ECW Press, out now
An overview of the revived Doctor Who series…
If you’ve been missing a Discontinuity Guide to the new series, then look no further, for Messrs Burk and Smith have stepped into the shoes of Cornell, Day and Topping to provide similar reference material. The original book was one of the first published guides that didn’t treat the series as if it were holy writ – as can be seen on the BBC website, where its contents are combined with David J. Howe and Stephen James Walker’s The Television Companion – and posited a number of theories, some of which have passed into folklore (Season 6B anyone?)
Burk and Smith have an extra angle, as they’re providing a North American viewpoint on the show. Thus the accents in Dalek, which seemed perfectly acceptable to most British viewers, come under attack, and the show’s acceptance in America as “an ongoing dramatic saga fascinated with good-looking young leads trading quips” is debated. There are also primers (neatly called “Psychic Papers”) to various elements of the show’s past.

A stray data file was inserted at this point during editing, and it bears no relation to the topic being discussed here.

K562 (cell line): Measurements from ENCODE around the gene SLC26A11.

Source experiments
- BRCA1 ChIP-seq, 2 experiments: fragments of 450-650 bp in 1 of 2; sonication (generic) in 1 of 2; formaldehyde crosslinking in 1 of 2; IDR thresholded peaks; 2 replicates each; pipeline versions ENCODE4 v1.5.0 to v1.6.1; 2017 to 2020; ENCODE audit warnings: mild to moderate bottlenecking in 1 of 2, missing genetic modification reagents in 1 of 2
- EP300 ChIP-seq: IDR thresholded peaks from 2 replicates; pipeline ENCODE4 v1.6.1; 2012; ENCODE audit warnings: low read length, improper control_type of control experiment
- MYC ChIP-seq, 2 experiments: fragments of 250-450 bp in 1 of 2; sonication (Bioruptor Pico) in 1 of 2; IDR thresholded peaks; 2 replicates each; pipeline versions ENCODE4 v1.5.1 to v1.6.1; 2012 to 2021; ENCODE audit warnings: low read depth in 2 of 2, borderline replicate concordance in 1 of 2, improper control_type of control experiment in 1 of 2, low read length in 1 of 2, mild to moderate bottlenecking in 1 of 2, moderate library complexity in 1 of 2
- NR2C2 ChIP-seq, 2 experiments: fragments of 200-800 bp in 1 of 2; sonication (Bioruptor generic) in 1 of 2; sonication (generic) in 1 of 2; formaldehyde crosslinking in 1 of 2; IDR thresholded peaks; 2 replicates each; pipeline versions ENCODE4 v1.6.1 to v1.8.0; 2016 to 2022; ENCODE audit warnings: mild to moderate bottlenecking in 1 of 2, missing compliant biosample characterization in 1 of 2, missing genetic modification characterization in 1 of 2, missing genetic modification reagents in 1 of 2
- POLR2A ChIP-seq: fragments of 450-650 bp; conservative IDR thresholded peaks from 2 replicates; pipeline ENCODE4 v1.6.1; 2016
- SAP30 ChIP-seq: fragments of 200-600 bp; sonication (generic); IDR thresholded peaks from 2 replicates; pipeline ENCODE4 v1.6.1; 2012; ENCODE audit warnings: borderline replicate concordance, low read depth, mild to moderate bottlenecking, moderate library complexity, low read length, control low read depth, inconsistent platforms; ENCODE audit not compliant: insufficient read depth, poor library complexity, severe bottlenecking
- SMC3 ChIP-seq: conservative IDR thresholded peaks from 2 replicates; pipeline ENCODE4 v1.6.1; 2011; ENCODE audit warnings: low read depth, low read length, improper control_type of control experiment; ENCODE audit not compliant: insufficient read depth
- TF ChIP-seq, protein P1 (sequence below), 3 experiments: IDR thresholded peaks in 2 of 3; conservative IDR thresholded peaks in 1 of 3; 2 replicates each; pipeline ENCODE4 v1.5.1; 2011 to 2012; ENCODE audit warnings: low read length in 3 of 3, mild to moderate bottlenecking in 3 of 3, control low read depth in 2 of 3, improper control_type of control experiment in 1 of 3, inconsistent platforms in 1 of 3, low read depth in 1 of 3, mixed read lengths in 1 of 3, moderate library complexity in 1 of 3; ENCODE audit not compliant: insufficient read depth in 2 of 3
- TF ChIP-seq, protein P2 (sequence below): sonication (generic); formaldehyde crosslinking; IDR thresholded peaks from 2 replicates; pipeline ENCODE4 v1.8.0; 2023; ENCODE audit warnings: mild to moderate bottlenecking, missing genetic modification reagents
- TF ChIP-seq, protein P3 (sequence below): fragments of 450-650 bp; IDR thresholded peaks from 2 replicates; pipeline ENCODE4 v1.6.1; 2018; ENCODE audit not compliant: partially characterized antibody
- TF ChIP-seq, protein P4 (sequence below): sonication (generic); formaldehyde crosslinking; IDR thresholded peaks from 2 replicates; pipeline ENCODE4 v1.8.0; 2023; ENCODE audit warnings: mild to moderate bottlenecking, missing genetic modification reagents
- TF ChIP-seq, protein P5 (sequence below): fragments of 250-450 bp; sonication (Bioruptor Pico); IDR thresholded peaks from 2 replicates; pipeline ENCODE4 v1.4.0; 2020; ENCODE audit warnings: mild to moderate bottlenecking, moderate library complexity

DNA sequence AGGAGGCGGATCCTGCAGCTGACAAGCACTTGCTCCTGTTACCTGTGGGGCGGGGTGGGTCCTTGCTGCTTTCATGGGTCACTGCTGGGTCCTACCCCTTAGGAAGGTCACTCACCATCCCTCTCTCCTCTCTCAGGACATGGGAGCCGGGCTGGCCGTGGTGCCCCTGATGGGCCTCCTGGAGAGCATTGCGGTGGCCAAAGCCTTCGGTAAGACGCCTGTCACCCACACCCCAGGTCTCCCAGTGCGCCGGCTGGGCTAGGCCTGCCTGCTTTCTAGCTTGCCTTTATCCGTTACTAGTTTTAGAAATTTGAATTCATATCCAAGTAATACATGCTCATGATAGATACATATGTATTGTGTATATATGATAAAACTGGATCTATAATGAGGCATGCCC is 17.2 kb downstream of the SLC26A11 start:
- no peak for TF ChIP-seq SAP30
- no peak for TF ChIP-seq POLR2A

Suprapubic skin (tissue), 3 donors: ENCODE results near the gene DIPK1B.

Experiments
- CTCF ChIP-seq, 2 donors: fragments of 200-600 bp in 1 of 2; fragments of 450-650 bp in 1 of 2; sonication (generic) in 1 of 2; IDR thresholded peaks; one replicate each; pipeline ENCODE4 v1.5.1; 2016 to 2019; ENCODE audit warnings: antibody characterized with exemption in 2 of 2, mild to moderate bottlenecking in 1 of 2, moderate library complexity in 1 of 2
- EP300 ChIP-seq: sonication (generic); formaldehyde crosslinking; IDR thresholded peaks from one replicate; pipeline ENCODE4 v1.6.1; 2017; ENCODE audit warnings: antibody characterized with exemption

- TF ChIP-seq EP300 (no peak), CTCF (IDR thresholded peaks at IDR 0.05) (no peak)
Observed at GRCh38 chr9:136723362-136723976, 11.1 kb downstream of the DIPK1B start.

As with its predecessor, you’re not going to agree with everything that the two writers say in their opinions – indeed, often they don’t agree with each other, in the best traditions of such books. They’re plain wrong sometimes: the ending of The Wedding of River Song was impossible to predict? Talk to the people who viewed Let’s Kill Hitler at the BFI in August, many of whom were openly saying that’s how it would be done the moment that the Teselecta was left intact at the end of that episode.
But in its willingness to engage with the madness of some of the story logic and not to be browbeaten by self-proclaimed genius, Who is the Doctor is a strong addition to the many volumes written about the new show, and one that, I suspect, will be referred to long after the more cerebral analyses have faded into oblivion. 7/10